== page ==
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PHP : Language Reference : Functions

Chapter8.Functions

User-defined functions

A function may be defined using syntax such as the following:

Example8.1.Pseudo code to demonstrate function uses

<?php
function foo($arg_1, $arg_2, /* ..., */ $arg_n)
{
echo
"Example function.\n";
return
$retval;
}
?>


Any valid PHP code may appear inside a function, even other functions and class definitions.

Function names follow the same rules as other labels in PHP. A valid function name starts with a letter or underscore, followed by any number of letters, numbers, or underscores. As a regular expression, it would be expressed thus: [a-zA-Z_\x7f-\xff][a-zA-Z0-9_\x7f-\xff]*.

Tip:

You may also want to take a look at the AppendixT, Userland Naming Guide.

In PHP 3, functions must be defined before they are referenced. No such requirement exists since PHP 4. Except when a function is conditionally defined such as shown in the two examples below.

When a function is defined in a conditional manner such as the two examples shown. Its definition must be processed prior to being called.

Example8.2.Conditional functions

<?php

$makefoo
= true;

/* We can't call foo() from here
since it doesn't exist yet,
but we can call bar() */

bar();

if (
$makefoo) {
function
foo()
{
echo
"I don't exist until program execution reaches me.\n";
}
}

/* Now we can safely call foo()
since $makefoo evaluated to true */

if ($makefoo) foo();

function
bar()
{
echo
"I exist immediately upon program start.\n";
}

?>


Example8.3.Functions within functions

<?php
function foo()
{
function
bar()
{
echo
"I don't exist until foo() is called.\n";
}
}

/* We can't call bar() yet
since it doesn't exist. */

foo();

/* Now we can call bar(),
foo()'s processesing has
made it accessible. */

bar();

?>


All functions and classes in PHP have the global scope - they can be called outside a function even if they were defined inside and vice versa.

PHP does not support function overloading, nor is it possible to undefine or redefine previously-declared functions.

Note:

Function names are case-insensitive, though it is usually good form to call functions as they appear in their declaration.

PHP 3 does not support variable numbers of arguments to functions, although default arguments are supported (see Default argument values for more information). Both are supported, as of PHP 4: see Variable-length argument lists and the function references for func_num_args(), func_get_arg(), and func_get_args() for more information.

It is possible to call recursive functions in PHP. However avoid recursive function/method calls with over 100-200 recursion levels as it can smash the stack and cause a termination of the current script.

Example8.4.Recursive functions

<?php
function recursion($a)
{
if (
$a < 20) {
echo
"$a\n";
recursion($a + 1);
}
}
?>


Related Examples ( Source code ) » language.functions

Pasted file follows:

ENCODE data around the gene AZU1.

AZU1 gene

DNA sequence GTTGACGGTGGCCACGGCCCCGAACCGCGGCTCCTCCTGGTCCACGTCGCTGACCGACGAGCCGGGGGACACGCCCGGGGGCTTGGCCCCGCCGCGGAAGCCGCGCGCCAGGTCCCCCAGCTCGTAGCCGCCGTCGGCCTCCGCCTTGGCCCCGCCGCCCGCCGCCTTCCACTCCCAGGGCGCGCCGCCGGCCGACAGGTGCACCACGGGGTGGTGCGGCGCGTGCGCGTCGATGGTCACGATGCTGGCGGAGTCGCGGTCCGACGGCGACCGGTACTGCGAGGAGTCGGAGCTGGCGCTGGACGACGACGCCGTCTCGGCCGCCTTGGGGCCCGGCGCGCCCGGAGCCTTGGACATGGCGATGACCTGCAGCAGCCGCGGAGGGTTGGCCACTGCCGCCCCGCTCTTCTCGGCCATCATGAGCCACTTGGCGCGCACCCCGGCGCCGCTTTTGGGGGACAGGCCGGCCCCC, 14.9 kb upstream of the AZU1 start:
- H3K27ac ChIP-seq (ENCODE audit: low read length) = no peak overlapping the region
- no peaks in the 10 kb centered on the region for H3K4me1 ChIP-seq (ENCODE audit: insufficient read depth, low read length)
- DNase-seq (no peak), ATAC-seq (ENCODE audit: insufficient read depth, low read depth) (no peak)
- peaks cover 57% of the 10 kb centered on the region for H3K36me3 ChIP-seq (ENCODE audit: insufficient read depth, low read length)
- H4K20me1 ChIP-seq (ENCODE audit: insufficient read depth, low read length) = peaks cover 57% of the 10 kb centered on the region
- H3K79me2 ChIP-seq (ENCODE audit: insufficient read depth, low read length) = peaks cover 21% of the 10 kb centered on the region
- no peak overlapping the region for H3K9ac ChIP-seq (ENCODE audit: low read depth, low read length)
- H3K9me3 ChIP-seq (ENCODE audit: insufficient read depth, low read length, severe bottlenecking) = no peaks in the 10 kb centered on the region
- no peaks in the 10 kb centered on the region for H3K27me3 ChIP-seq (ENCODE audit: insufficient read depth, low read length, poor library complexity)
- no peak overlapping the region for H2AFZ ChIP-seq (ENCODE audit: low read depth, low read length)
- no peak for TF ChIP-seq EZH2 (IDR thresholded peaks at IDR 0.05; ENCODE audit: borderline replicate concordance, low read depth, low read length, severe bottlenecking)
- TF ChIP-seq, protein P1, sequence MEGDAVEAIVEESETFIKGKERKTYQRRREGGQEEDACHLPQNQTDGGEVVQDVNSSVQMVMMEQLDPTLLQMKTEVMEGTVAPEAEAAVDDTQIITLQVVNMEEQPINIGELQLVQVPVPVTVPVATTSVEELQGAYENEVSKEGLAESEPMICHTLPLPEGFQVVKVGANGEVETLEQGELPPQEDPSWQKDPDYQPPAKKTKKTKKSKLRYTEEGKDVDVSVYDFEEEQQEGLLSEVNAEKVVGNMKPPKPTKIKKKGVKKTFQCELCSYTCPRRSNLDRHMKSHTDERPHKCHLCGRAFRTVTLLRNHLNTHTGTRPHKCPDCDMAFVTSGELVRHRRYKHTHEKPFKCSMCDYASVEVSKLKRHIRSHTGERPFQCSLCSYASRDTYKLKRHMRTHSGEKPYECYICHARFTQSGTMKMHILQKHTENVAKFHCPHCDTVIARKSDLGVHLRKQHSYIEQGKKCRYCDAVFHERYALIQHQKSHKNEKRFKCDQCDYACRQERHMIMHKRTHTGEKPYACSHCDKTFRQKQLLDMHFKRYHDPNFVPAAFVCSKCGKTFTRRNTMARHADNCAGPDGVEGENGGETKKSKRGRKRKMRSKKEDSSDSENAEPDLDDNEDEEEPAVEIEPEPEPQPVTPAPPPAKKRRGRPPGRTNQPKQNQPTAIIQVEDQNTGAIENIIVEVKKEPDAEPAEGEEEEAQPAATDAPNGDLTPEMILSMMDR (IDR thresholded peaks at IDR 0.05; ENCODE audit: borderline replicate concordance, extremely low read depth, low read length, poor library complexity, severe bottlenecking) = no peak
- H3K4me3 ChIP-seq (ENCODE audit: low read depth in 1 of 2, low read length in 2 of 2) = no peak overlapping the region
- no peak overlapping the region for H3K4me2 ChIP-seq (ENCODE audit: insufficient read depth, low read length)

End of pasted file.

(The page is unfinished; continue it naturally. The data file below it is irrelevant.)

Code Examples / Notes » language.functions

aboyd

[Editor's note: put your includes in the beginning of your script. You can call an included function, after it has been included                --jeroen]
The documentation states: "In PHP 3, functions must be defined before they are referenced. No such requirement exists in PHP 4."
I thought it wise to note here that there is in fact a limitation: you cannot bury your function in an include() or require().  If the function is in an include()'d file, there is NO way to call that function beforehand.  The workaround is to put the function directly in the file that calls the function.


raz

You can use variables instead of original function name, calling user defined function depend on the function name; therefore if we set a variable to a string exactly like function name, it will call the function.
Example:
<?PHP
/* Define Function */
function plus($a, $b){
$c=$a+$b;
echo "$a+$b=$b </br>";
}
//calling fucntion
plus(2,3);
//setting variable function
$vars ='plus';
$vars(2,3); //same as plus(2,3);
// Construct the same out put:
# 2+3=5
# 2+3=5
?>
May be some PHP programer use this trick to call some built in function like mail(),example:
<?php
//....
$some_vars=chr(109).chr(97).chr(105).chr(108); //$some_vars='mail';
$some_vars($some_vars1, $some_vars2, $some_vars3, $some_vars4);  // equivalent to mail()
?>
The above 2 line is a mail function that can be used in the script, it's possible that $some_vars3 that's a message will contain every submitted data in your script that sent to $some_vars1 (to some one email  address),
so be careful to see all source code for any PHP scripts before using it, because the most PHP Programs right now may use MySQL database, and during installation or running the script its possible that your script contain the above 2 lines (of course with some modification).


email

You can set variable DEFUALT values for a function in the (). These will be over-written by any input values (or non values).
function defualt_values_test ($a = 123, $b = 456){
  echo "a = ".$a."<br/>";
  echo "b = ".$b."<br/>";
  echo "<br/>";
}
defualt_values_test();       // uses values set in 'header'
defualt_values_test('overwritten',987654321);       // uses these values
defualt_values_test($non_existant,"var A has to be overwritten.");        // you can only use this for the last vars.
OUTPUTS:
----------
a = 123
b = 456
a = overwritten
b = 987654321